Fees include fixed costs to the management company, including rent, telephones, computers, accounting software, fax machines, copy machines, pagers, insurance, or any modern office expense and labor costs. Total fixed costs plus labor costs and the profit margin divided by the number of homeowners yields the management company?s typical charge. Typically smaller communities pay more and larger communities pay less ?per door?.
Included with the fee is a community manager, someone who does the accounting, and any administrative staff (including a portion of the cost for a receptionist). Each group is responsible for multiple communities. Remember that the management fee pays for multiple employees to complete the services provided by the management company (the community manager does not get the entire fee) and the management company is in business to make a profit.
A homeowners association is a community association living in a neighborhood where you and your neighbors share common property, amenities and services. Residents share enjoyment of them as well as the costs of preservation and enhancement. Most community associations are mandatory (vs. voluntary).
To understand how a community association functions, think of them like small municipalities ? they govern (have rules and penalties), conduct business (provide services like trash removal) and, similar to small towns in earlier eras, they often have parks, recreational facilities, etc. and social events. The members (homeowners) vote the decision-makers into office (Board of Directors) but, as in small towns, have no say in the day-to-day decisions made that effect their community.
Few people like fine print or red tape, but there are several important documents homeowners need to be familiar with. Collectively, they are called governing documents. Individual documents differ depending on the type of association you live in. Governing documents provide the structure within which the board can work effectively. They guide board decision making and support association operations. Their greatest value, however, lies in the protections they provide to board members. Community association governing documents typically include several items in descending order of authority.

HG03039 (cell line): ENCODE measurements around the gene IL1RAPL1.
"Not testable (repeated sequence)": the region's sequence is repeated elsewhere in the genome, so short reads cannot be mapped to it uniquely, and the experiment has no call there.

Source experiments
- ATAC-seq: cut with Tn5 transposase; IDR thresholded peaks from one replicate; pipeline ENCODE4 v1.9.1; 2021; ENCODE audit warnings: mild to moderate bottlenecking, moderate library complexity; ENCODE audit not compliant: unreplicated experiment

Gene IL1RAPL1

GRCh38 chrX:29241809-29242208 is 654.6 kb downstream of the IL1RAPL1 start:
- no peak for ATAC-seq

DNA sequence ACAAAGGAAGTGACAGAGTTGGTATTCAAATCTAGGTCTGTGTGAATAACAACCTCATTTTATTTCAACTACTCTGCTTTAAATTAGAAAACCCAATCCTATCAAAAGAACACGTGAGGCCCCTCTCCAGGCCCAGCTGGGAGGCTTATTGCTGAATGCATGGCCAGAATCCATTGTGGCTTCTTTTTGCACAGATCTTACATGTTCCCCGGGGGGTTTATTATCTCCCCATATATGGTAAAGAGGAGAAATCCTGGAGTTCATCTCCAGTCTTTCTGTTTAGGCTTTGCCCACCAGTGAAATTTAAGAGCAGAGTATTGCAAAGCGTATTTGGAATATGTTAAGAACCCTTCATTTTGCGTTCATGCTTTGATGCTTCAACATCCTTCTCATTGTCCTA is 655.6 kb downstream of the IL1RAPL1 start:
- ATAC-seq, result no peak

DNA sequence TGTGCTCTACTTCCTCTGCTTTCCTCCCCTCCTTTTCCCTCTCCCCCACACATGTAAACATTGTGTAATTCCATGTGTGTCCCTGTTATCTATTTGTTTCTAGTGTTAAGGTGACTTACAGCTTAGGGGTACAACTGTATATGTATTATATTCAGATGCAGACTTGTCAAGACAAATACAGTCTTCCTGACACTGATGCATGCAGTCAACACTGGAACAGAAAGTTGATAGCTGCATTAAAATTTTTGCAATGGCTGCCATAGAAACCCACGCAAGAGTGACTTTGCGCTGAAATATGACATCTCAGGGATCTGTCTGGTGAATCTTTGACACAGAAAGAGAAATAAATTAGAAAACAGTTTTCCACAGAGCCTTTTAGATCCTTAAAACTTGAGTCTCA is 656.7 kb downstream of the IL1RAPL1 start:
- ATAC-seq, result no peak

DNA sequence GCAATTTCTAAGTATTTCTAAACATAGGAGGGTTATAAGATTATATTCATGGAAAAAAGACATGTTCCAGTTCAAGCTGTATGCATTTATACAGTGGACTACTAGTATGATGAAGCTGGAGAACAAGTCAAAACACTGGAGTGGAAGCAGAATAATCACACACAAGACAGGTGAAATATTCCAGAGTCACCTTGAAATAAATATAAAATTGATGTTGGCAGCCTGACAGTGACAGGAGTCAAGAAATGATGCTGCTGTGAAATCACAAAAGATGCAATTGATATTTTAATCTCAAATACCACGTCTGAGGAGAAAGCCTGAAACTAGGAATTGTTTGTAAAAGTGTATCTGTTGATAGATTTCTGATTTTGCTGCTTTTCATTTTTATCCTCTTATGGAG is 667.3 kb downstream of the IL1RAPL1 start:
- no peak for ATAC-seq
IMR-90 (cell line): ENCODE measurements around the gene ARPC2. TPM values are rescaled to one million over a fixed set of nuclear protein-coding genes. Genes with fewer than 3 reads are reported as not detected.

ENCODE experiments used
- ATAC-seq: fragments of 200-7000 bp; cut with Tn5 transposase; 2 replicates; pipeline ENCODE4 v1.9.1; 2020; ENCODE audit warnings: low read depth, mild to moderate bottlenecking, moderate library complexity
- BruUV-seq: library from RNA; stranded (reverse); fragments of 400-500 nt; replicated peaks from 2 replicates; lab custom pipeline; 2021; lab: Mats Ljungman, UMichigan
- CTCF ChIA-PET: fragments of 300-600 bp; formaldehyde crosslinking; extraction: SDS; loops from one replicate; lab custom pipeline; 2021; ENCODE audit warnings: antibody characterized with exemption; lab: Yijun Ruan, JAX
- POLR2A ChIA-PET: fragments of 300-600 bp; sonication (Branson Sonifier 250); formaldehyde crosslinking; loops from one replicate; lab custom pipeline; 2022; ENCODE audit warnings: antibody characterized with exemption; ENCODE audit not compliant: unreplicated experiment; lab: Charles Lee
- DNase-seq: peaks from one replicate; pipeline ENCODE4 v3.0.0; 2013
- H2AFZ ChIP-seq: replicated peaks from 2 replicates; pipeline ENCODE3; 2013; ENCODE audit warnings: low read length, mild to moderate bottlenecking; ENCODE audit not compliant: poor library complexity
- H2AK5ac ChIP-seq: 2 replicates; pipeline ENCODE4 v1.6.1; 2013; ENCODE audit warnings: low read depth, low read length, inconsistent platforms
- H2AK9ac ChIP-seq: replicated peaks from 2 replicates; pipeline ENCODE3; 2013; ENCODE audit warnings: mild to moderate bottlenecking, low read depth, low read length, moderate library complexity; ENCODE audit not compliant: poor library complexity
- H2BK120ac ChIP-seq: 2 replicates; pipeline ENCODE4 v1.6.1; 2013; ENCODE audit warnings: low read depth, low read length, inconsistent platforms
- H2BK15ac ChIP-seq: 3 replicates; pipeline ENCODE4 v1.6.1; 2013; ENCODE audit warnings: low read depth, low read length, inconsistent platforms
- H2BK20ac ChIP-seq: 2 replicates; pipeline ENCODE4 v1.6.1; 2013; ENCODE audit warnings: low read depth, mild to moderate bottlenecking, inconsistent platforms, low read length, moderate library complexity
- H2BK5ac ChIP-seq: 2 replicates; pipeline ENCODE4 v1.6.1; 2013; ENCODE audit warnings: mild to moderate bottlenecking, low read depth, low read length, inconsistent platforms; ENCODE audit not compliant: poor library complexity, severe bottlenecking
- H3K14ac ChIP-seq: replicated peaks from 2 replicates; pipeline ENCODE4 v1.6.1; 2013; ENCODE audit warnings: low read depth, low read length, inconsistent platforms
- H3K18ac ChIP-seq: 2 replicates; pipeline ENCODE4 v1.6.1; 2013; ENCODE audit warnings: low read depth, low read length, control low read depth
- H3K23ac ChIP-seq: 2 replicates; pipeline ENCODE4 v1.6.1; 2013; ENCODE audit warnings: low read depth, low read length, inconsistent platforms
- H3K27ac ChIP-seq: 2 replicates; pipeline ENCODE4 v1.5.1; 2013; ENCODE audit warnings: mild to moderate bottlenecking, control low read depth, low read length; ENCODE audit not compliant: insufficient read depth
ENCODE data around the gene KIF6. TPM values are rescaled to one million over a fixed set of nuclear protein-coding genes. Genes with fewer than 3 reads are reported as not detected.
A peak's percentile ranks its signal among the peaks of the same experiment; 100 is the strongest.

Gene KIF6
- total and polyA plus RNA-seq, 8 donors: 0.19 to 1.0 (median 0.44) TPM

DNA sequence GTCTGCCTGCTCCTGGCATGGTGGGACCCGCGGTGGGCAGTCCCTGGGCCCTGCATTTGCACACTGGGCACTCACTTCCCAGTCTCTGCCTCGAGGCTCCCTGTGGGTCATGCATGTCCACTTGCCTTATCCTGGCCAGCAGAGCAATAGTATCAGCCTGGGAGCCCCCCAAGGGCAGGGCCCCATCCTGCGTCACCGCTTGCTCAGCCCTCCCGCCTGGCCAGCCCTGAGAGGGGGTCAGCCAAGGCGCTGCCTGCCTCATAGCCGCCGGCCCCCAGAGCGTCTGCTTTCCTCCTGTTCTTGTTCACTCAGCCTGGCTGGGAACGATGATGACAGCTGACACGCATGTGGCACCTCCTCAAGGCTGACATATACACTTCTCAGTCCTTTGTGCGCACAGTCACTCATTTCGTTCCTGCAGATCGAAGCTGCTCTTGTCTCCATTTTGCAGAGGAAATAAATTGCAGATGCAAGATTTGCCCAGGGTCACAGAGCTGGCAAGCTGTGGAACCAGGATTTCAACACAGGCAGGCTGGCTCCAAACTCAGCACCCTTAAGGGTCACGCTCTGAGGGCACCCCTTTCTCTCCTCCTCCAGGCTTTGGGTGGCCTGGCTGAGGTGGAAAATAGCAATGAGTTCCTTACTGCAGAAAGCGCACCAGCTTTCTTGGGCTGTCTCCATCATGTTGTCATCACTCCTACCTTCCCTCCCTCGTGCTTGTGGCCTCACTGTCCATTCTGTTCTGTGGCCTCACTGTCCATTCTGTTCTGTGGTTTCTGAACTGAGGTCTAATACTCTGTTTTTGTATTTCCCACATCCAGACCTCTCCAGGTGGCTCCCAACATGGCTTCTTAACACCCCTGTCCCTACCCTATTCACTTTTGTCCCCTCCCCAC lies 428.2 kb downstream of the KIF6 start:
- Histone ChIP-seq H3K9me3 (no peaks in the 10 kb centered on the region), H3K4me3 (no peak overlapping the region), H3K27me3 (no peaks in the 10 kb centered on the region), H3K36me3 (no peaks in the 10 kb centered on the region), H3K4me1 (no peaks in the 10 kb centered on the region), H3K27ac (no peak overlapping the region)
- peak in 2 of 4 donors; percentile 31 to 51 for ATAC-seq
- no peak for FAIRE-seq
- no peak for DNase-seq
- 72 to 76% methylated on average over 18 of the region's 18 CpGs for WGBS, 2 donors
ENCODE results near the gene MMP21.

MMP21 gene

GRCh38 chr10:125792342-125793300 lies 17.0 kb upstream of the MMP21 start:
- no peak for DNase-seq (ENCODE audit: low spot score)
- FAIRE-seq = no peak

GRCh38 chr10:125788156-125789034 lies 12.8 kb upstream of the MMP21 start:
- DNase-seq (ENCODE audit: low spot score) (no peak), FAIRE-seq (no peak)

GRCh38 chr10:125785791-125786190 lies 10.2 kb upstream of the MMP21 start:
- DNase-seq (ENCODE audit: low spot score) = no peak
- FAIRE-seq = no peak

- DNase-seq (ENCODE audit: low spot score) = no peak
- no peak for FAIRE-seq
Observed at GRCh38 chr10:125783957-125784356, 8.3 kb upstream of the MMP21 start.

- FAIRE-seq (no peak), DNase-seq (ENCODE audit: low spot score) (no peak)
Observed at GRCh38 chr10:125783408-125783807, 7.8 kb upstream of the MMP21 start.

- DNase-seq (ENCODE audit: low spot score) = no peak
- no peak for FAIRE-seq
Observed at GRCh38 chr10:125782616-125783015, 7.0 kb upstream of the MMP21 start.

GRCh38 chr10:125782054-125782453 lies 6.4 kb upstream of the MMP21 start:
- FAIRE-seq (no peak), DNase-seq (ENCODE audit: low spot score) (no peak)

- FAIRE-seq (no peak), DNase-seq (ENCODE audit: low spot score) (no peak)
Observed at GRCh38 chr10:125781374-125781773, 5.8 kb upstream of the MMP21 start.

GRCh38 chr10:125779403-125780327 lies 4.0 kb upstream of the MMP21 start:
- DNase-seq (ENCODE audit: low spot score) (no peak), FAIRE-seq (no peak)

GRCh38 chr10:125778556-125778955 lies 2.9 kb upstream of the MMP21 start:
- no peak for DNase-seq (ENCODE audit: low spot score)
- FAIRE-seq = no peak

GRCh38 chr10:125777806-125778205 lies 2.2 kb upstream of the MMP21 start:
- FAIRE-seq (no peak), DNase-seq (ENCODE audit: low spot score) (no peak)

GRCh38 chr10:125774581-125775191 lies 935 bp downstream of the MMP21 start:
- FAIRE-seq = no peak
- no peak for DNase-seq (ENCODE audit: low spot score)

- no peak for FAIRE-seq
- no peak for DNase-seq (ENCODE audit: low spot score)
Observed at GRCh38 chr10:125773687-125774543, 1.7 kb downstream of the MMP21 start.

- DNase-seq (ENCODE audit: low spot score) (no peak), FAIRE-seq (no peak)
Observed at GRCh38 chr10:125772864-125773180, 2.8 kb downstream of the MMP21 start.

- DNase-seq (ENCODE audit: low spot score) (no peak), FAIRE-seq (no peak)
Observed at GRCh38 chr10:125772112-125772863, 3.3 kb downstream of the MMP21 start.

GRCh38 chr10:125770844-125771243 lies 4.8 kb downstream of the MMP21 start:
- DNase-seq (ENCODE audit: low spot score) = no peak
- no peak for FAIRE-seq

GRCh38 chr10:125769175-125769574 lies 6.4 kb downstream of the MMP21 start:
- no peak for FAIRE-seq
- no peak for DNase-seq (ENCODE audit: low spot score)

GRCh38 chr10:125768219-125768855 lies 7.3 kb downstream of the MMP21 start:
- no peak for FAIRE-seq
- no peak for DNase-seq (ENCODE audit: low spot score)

The Board is elected to serve the association. That association is comprised of all the homeowners in the neighborhood, not just an exclusive few. This democratically elected governing authority is tasked with enforcing the covenants which are created for common good of the neighborhood. Although there may be parts of the covenants that cause inconvenience to some, they are there to promote conformity and harmonious living throughout the community.
If residents cannot resolve a situation between themselves, then turn to your association. Should you have a situation that cannot be resolved through neighborly means, and you are willing to actively participate in the enforcement provided by the policies and guidelines, you may file a complaint with your management company. If the situation is deemed in violation of the policies and guidelines, the board of directors will institute the enforcement policy. Your continued assistance may be required.
An assessment is an owner?s financial obligation to the community association during a period of time. It covers the owner?s share of common expense. Occasionally, special assessments may be levied. A special assessment is a one-time assessment, often voted on by the owners to cover a major expense that was not included in the annual budget.
1. Go our website: www.communitasinc.com
2. On the top right side of our page, click on, ?Make a Payment?.
3. That will take you to the Bank website, ?smartstreet?.
4. Click on, ?Online Payments,? at the top center of the page.
5. Choose Option 1, 2, or 3 as to how you want to make your payment. There is no fee to make an e-check payment. There is a $9.95 fee for each Credit Card payment and they do not accept Visa.
6. Account Information: In the white box type your partial Association Name and then click find. For example: If you live in, ?Happy Trail Village?, just type Happy and click find. Make sure you select the correct Community in which you live, including the correct City and S13tate.
7. Homeowner Account Number: If you have a coupon book, your Account Number is on the Coupon. If you do not, please call the Office at 317-545-0105 to get your Account Number.
8. Personal Information: Fill in your personal information with your name, address, city, state zip code, home phone number and email address.
9. Amount you want to Pay: type the dollar amount you want to pay in the white box.
10. Account Information: Fill in your Bank Accounts Routing Number (located at the bottom left corner of your check), and your Personal Account Number (located at the bottom center of your check).
11. Click on, ?Submit?, and you are done!